using new technology on old machines. Was: PDP-12 Restoration at the RICM

Joe Lenox lordofhyphens at
Sun Jun 14 19:52:50 CDT 2015

I also think it is in the spirit of the computer - using what is available
to fix a problem at hand. I think the arduino was overkill when an attiny
(smaller, easier to hide) would probably serve just as well.

If you have the ttl logic bits lying around and know how to use them, fine.
Still would probably need debugging.
On Jun 14, 2015 2:41 PM, "Simon Claessen" <simski at> wrote:

> as long as it is done in a way that it can be restored to its original, i
> have no problems in using newer technology in older machines. we have a
> alix sbc build into our tek 4002a for demonstrational purpouses, all done
> without damaging or altering the original machine.
> On 14-06-15 17:25, tony duell wrote:
>>  The ripple on the power supplies is still going lower as we put more run
>>> time on the system. The power supplies are now within spec.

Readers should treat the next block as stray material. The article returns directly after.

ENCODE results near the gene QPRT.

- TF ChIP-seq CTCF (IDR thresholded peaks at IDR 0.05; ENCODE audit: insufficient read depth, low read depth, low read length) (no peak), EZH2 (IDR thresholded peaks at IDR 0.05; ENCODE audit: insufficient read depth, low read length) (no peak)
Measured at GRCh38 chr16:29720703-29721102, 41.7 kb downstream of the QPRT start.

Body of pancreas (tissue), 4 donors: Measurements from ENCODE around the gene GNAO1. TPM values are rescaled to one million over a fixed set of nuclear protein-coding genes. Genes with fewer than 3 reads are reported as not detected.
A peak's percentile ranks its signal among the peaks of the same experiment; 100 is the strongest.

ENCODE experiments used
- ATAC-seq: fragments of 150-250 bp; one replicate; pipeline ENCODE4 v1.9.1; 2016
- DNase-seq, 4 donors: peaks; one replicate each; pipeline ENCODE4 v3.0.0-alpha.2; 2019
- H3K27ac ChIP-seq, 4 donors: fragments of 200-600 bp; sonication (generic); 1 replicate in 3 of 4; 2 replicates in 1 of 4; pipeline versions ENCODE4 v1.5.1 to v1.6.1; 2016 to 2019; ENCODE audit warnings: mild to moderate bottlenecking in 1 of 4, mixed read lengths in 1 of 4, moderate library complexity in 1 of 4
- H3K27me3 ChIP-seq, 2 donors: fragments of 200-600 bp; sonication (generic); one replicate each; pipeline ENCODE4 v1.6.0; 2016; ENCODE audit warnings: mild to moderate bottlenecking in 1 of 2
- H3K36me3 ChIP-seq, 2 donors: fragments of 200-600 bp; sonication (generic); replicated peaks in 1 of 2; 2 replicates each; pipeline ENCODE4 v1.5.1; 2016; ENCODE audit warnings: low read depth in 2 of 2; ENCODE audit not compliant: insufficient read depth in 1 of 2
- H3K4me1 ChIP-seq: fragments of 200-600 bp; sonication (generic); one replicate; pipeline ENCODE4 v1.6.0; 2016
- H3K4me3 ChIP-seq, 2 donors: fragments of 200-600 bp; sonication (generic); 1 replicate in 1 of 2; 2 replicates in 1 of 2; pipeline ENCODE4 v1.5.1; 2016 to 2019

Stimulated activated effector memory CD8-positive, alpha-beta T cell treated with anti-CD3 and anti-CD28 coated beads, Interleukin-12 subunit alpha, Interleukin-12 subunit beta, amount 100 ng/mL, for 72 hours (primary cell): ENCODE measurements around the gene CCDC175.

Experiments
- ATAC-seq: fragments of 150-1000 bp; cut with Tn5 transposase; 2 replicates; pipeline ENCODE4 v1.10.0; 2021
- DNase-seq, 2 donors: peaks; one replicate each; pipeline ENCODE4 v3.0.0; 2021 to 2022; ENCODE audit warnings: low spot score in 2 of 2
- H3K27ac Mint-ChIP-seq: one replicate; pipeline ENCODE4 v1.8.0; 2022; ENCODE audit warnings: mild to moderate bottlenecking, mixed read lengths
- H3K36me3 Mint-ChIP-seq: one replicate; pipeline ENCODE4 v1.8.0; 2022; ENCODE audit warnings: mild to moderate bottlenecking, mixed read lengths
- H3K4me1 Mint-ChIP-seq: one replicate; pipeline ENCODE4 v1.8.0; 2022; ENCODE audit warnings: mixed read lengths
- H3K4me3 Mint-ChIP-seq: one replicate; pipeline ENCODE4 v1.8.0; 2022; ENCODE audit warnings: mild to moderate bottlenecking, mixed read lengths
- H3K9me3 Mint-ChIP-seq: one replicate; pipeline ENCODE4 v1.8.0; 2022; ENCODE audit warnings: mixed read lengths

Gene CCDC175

>> Capacitors reforming naturally?
>>  Warren made an Arduino based programmable baud rate generator that works
>>> for both serial ports. After some debugging, it works nicely.
>> I am sorry, but I find that obscene!. To use more components than the
>> rest of the machine
>> (probably) just for the baud rate clock is ridiculous. IMHO if you are
>> going to modify a
>> vintage machine, particularly one as rare as a PDP12, you should use the
>> components
>> that were available at the time. It's not as if a programmable buad rate
>> generator is hard
>> to make from TTL either. In fact given the Arduino thing needed 'some
>> debugging' it might
>> well have taken less time to do it in hardware.
>> -tony
> --
> Met vriendelijke Groet,
> Simon Claessen

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